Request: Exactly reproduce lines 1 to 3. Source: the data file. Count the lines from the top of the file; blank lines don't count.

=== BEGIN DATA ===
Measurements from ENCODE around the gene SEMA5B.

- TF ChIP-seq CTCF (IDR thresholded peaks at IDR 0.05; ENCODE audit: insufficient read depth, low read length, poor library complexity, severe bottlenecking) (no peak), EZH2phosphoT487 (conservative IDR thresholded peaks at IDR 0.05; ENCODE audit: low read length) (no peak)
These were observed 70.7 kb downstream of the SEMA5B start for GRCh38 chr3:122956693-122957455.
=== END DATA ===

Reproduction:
Measurements from ENCODE around the gene SEMA5B.

- TF ChIP-seq CTCF (IDR thresholded peaks at IDR 0.05; ENCODE audit: insufficient read depth, low read length, poor library complexity, severe bottlenecking) (no peak), EZH2phosphoT487 (conservative IDR thresholded peaks at IDR 0.05; ENCODE audit: low read length) (no peak)
These were observed 70.7 kb downstream of the SEMA5B start for GRCh38 chr3:122956693-122957455.